Original date of publication: 1982
My edition: 1983 (Perennial)
Why I decided to read: I was in the mood for reading Barbara Pym
How I acquired my copy: the Philly Book Trader, August 2010
An Unsuitable Attachment is Barbara Pym at her best, with all the elements that make one of her novels so good. Set in the parish of St. Basil’s in London (although it feels small village-ish), this is a romantic comedy about a vicar and his wife, her sister, an anthropologist, and a “gentlewoman.” The book is punctuated by a lovely springtime trip the characters take to Rome.
This novel is vintage Pym: “genteel” ladies and spinsters, and a gentle romantic comedy set in a parish community. It’s funny and sharp, and the characters are very much in Barbara Pym’s style. Ianthe Broome is one of the independent “excellent women” that Pym writes so well about; Rupert Stonebird is an anthropologist whose single status makes him a victim for the matchmaking ladies of the parish (but the reader has a sneaking suspicion that he’s a bit of a cad). Even Faustina, Sophia Ainger’s cat, is a character unto herself (although I felt her emotional dependence on the cat was a little disturbing sometimes). The romance aspect of the book takes a back seat to the characters, which is just as well considering that the characters are so strong.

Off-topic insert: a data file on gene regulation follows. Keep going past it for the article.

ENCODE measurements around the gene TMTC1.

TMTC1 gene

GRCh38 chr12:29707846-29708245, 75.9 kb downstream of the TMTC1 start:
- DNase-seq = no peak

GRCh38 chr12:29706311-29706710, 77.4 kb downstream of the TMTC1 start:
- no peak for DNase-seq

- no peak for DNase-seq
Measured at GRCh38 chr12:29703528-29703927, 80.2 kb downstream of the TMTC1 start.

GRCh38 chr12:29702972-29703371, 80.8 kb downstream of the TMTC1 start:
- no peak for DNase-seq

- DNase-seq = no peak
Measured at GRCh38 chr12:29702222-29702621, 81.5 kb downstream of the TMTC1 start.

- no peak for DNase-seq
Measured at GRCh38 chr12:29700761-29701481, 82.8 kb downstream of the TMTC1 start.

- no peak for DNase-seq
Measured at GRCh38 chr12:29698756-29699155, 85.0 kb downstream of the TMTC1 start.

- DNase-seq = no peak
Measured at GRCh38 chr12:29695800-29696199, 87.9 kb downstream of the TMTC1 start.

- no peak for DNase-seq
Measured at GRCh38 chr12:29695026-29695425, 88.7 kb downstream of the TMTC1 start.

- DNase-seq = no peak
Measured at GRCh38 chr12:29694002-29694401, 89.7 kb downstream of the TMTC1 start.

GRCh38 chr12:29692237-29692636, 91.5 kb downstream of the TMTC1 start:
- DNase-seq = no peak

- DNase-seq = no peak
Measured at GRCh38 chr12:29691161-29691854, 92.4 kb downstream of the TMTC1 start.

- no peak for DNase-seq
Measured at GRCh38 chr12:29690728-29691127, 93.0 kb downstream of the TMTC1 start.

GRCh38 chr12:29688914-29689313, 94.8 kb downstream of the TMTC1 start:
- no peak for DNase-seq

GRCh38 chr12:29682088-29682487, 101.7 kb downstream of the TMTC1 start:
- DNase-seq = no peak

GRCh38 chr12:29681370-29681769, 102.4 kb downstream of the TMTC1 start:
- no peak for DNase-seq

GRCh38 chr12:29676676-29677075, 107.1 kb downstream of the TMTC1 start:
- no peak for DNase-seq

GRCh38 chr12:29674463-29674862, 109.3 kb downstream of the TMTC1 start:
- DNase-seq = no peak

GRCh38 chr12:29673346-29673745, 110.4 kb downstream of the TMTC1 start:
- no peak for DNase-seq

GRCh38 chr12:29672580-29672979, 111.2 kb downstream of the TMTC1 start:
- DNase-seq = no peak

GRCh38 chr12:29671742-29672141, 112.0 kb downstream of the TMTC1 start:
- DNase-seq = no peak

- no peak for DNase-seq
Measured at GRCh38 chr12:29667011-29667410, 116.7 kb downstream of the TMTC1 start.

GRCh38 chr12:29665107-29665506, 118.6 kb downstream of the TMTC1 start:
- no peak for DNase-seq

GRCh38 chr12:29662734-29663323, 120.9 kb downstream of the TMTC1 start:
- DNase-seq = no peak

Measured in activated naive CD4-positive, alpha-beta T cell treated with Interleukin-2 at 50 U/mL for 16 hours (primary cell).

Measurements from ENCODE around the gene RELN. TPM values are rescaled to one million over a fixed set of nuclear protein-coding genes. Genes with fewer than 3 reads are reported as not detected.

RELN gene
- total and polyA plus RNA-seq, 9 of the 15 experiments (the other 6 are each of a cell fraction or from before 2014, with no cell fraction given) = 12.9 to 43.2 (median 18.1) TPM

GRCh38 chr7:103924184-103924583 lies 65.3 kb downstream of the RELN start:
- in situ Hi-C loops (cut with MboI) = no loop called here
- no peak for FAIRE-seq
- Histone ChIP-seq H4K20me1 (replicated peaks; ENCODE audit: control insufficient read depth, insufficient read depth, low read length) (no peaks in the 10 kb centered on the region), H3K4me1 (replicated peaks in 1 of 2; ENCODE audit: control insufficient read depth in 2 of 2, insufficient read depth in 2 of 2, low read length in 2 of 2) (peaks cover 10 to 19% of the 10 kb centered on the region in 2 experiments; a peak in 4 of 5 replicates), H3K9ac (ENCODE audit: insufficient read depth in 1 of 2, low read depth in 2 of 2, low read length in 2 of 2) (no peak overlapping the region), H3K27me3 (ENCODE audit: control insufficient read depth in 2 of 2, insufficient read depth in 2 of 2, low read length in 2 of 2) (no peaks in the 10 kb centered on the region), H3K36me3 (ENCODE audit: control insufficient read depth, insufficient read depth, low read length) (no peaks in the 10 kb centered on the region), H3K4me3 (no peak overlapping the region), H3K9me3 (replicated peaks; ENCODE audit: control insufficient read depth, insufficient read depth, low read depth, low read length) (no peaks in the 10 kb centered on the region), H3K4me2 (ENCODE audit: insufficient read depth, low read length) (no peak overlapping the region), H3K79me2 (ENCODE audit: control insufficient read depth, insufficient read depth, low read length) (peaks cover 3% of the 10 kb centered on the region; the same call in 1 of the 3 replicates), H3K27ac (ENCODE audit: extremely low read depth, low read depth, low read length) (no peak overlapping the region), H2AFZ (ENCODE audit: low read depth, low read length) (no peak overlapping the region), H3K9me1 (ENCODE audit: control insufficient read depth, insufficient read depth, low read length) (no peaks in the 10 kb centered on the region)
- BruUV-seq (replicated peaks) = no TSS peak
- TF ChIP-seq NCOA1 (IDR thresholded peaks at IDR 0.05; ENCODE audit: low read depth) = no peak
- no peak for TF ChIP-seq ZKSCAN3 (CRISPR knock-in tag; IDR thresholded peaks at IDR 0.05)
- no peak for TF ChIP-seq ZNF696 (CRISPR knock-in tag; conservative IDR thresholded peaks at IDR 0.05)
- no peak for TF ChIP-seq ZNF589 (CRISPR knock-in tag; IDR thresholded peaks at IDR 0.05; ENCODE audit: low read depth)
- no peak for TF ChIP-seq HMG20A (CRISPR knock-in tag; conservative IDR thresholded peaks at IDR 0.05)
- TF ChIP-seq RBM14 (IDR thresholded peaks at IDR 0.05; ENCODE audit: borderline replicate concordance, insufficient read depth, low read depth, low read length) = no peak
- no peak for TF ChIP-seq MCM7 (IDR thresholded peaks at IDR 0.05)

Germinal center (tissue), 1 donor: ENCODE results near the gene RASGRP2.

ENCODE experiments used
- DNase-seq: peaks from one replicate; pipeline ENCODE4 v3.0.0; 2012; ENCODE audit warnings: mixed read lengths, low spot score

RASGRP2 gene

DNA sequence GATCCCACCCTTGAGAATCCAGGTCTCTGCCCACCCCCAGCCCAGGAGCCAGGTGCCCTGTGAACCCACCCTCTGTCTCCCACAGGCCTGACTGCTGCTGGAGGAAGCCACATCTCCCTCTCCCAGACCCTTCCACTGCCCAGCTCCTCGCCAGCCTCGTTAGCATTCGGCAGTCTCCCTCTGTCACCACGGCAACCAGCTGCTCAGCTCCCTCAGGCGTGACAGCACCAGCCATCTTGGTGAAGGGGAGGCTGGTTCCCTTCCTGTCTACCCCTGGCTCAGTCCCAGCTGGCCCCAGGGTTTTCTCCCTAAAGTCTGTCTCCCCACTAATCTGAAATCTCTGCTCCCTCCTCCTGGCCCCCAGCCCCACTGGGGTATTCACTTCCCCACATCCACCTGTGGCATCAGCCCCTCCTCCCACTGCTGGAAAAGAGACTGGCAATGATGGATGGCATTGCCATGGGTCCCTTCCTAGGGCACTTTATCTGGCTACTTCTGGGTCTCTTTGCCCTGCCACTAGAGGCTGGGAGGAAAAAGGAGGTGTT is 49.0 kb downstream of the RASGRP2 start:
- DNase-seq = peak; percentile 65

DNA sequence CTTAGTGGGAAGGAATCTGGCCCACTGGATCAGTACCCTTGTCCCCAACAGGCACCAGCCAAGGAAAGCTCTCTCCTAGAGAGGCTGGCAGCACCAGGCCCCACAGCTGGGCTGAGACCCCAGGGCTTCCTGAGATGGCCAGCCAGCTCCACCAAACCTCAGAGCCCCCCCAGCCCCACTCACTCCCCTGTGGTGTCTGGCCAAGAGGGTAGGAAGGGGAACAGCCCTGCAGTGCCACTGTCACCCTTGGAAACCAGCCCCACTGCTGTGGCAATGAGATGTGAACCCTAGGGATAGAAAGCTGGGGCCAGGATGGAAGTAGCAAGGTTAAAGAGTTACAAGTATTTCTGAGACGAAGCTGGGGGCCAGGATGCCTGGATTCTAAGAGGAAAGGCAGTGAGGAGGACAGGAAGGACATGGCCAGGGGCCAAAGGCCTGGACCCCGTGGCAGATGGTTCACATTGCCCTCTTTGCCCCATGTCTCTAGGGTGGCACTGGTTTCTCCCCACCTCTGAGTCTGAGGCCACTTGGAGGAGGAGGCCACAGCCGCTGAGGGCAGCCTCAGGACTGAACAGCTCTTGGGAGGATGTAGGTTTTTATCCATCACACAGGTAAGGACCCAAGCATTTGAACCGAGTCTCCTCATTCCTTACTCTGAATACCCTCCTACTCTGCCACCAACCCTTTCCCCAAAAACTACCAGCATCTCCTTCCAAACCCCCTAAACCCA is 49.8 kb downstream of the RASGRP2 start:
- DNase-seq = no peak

I loved the fact that this novel was set, albeit briefly, in Rome; some of the comments that some of the narrow-minded characters make are hysterical (since Pym has a habit of mercilessly poking fun at people). An Unsuitable Attachment is classic Barbara Pym, and probably one of my favorites by her.